No mortgage , auto or credit card debts and saving more each day is our motto. Do not take out unnecessary college loans when there is community college and degrees with higher return on investments.
- Live small always. Diversify investments all over the place. When you retire, or are laid off, be ready to relocate anywhere that makes fiscal sense – inside or outside the US.
- Do not buy a car when there are buses and you live near your school or job.
- Try paying out yourself first, add more deductions in your tax withholdings (see last section about claiming more tax withholding allowances) and save monthly and not wait for a tax refund.
- Do not buy a house you cannot afford, save in long-term savings such as Index Universal life Policy, accumulation and distribution tax-free.
- Four ways we are taxed: income, capital gains, estate taxes and sales tax
- Four ways we can save: save early at young age even at $100 per month in an indexed annuity or index universal life policy and follow the lists listed in this post (see 1-4).
- Buy only what you need and not what you want, decent car and cell (service plan of $40 per month), decent house and have only two children.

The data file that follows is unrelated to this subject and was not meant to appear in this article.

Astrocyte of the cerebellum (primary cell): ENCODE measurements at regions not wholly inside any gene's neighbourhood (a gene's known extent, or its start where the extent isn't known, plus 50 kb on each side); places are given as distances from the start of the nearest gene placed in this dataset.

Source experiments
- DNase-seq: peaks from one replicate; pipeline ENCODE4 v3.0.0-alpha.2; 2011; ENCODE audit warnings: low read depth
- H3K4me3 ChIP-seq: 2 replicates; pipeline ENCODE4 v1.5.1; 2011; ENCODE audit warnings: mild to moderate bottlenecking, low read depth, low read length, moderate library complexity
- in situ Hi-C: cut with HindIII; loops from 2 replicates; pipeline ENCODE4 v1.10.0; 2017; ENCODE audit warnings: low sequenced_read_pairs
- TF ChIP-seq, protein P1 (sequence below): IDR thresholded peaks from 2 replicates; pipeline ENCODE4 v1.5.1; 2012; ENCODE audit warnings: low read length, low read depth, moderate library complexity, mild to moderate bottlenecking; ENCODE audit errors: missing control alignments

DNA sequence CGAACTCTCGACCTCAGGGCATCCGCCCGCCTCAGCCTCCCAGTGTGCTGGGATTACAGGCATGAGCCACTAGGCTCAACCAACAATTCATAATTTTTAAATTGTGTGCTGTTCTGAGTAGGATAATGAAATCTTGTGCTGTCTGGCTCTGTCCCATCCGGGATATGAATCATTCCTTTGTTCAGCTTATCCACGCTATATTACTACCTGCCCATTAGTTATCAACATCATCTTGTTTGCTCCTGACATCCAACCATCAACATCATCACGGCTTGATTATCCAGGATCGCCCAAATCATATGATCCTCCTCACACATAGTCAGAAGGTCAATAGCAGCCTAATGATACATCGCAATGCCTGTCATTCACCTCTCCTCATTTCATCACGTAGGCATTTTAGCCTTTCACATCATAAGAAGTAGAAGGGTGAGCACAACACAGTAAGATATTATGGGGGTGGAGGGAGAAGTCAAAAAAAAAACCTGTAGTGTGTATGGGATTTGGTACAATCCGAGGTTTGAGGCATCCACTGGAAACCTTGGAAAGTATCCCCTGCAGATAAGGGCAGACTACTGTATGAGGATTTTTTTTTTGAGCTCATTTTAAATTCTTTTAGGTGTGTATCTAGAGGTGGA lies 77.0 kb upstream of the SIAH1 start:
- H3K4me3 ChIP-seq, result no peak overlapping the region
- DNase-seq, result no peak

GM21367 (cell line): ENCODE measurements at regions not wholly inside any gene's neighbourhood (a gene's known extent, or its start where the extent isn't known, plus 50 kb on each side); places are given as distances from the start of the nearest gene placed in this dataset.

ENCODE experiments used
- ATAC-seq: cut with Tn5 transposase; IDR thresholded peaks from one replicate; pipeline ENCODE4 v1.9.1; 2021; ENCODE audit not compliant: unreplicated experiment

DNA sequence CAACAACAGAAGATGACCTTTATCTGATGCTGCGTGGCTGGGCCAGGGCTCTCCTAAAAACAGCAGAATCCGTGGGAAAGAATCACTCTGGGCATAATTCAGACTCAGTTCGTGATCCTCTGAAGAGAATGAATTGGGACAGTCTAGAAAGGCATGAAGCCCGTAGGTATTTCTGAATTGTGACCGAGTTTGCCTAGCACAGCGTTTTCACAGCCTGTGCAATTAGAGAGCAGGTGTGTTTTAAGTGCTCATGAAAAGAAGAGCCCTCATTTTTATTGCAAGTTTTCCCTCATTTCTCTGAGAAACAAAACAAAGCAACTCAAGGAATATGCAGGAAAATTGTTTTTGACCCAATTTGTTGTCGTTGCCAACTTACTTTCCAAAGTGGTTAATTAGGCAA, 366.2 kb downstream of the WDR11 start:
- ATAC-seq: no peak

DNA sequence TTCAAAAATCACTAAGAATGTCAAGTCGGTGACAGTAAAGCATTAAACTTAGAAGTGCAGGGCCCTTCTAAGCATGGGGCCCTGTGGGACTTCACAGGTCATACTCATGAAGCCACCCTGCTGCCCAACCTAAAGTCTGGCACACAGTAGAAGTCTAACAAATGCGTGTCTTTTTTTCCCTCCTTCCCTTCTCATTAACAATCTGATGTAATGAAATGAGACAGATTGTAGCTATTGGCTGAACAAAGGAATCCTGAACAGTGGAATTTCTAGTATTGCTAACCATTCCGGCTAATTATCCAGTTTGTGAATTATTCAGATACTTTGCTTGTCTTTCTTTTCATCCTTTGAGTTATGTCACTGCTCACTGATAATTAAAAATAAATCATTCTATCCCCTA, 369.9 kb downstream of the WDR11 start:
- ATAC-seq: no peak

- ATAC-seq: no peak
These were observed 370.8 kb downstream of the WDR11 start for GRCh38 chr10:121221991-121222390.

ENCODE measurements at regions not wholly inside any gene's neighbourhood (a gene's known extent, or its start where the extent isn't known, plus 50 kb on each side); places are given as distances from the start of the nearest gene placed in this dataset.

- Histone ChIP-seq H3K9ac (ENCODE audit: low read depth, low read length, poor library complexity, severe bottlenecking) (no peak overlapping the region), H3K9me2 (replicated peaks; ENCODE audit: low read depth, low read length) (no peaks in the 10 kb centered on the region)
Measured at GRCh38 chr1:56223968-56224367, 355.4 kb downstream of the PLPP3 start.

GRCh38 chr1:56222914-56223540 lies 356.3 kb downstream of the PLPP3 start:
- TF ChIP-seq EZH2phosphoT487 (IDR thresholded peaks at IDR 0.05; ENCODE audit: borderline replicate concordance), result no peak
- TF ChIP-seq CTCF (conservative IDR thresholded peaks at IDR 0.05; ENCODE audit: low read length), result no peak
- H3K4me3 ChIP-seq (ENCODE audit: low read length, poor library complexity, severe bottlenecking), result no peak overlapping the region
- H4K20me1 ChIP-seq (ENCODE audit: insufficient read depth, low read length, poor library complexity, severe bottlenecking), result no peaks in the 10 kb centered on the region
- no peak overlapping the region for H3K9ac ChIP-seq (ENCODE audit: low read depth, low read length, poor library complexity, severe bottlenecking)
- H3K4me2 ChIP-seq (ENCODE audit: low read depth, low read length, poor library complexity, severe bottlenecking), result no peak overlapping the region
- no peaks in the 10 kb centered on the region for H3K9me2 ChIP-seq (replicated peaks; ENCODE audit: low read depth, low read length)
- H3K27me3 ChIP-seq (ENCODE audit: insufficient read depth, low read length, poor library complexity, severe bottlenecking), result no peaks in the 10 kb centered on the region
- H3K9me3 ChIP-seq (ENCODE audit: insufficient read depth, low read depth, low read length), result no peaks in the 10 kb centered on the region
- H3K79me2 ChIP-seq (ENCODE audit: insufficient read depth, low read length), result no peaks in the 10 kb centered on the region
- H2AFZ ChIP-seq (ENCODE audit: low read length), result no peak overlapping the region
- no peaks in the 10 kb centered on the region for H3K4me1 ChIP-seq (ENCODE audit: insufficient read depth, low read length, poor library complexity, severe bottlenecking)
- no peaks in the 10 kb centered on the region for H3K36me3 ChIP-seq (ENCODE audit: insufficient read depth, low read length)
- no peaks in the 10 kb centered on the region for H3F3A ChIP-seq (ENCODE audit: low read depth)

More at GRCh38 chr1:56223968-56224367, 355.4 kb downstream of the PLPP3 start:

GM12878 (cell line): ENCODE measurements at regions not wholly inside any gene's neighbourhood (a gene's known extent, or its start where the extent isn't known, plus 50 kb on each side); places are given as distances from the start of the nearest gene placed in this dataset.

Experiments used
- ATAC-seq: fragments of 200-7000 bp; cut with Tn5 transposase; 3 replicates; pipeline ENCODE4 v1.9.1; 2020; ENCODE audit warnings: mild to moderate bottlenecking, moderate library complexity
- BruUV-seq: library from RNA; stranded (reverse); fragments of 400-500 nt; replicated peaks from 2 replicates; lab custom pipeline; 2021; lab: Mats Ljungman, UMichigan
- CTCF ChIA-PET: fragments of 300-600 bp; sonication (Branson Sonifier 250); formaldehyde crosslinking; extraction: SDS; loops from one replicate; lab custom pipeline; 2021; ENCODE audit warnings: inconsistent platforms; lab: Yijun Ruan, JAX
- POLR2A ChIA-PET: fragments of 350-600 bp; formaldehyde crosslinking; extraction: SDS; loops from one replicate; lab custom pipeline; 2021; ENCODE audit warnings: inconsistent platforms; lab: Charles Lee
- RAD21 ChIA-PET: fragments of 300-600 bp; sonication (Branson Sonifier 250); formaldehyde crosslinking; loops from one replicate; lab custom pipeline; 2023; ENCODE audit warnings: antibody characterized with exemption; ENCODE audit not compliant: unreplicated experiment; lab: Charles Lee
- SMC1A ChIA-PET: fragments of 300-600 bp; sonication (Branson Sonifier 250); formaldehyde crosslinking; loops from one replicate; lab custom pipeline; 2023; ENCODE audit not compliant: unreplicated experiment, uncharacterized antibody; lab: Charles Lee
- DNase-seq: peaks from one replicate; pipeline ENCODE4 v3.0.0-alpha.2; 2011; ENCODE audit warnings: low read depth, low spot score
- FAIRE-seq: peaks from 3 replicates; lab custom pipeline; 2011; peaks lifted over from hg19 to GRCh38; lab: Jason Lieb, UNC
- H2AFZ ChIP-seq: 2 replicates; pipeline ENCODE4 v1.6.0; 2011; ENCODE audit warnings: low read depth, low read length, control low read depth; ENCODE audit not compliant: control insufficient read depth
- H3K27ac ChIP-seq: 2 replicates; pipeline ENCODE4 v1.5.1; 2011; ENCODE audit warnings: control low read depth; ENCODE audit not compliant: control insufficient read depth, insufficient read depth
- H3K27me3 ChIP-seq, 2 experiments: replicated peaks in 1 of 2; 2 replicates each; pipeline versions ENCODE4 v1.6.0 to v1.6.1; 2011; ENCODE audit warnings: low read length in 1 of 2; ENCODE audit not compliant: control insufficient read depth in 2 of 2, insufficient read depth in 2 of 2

- Find experiences that gives you more pleasure without spending thousands on vacation hot spots.
- Take care of your health each day so you won’t spend more when you age and your body is slowly giving up.
- Marry a man or woman who have the same savings values as you are, living small and wisely saving away for retirement.
If you are not terrified of inflation, wait until you see what that does to your retirement. This money printing from Washington overspending may not destroy you today, but if you expect to retire in the future, you should wake up to this. Of course, if you plan to work until the year of your death, then you can disregard this.
If you have substantial income besides Social Security in retirement, not only will you pay tax on it, you’ll pay tax on more of your Social Security. Your Medicare premiums will be higher and your property taxes may well be higher, since you’ll be disqualified from the tax abatements offered to seniors by many local governments. Republicans aren’t satisfied with these disincentives, and want to means-test Medicare, which is just another way of saying they intend to tax your retirement savings even more. In fact, every government program for seniors that has a means test is, in effect, a tax on savings.
Live small always. Diversify investments all over the place. When you retire, or are laid off, be ready to relocate anywhere that makes fiscal sense – inside or outside the US.